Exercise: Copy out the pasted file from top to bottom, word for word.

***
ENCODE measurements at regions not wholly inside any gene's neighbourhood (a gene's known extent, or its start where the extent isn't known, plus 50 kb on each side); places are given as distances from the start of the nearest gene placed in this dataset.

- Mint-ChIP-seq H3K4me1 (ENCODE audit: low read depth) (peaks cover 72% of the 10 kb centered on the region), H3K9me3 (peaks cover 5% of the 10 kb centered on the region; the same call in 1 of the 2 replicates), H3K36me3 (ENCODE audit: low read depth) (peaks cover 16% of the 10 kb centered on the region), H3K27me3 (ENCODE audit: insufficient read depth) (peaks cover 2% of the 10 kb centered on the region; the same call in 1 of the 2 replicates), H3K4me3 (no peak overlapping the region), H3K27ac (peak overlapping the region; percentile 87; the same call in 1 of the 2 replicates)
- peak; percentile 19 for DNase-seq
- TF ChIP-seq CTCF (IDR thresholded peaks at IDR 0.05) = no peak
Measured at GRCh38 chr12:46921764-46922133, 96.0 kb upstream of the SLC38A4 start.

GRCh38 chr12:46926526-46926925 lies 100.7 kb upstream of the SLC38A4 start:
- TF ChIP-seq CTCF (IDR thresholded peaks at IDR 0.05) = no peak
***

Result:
ENCODE measurements at regions not wholly inside any gene's neighbourhood (a gene's known extent, or its start where the extent isn't known, plus 50 kb on each side); places are given as distances from the start of the nearest gene placed in this dataset.

- Mint-ChIP-seq H3K4me1 (ENCODE audit: low read depth) (peaks cover 72% of the 10 kb centered on the region), H3K9me3 (peaks cover 5% of the 10 kb centered on the region; the same call in 1 of the 2 replicates), H3K36me3 (ENCODE audit: low read depth) (peaks cover 16% of the 10 kb centered on the region), H3K27me3 (ENCODE audit: insufficient read depth) (peaks cover 2% of the 10 kb centered on the region; the same call in 1 of the 2 replicates), H3K4me3 (no peak overlapping the region), H3K27ac (peak overlapping the region; percentile 87; the same call in 1 of the 2 replicates)
- peak; percentile 19 for DNase-seq
- TF ChIP-seq CTCF (IDR thresholded peaks at IDR 0.05) = no peak
Measured at GRCh38 chr12:46921764-46922133, 96.0 kb upstream of the SLC38A4 start.

GRCh38 chr12:46926526-46926925 lies 100.7 kb upstream of the SLC38A4 start:
- TF ChIP-seq CTCF (IDR thresholded peaks at IDR 0.05) = no peak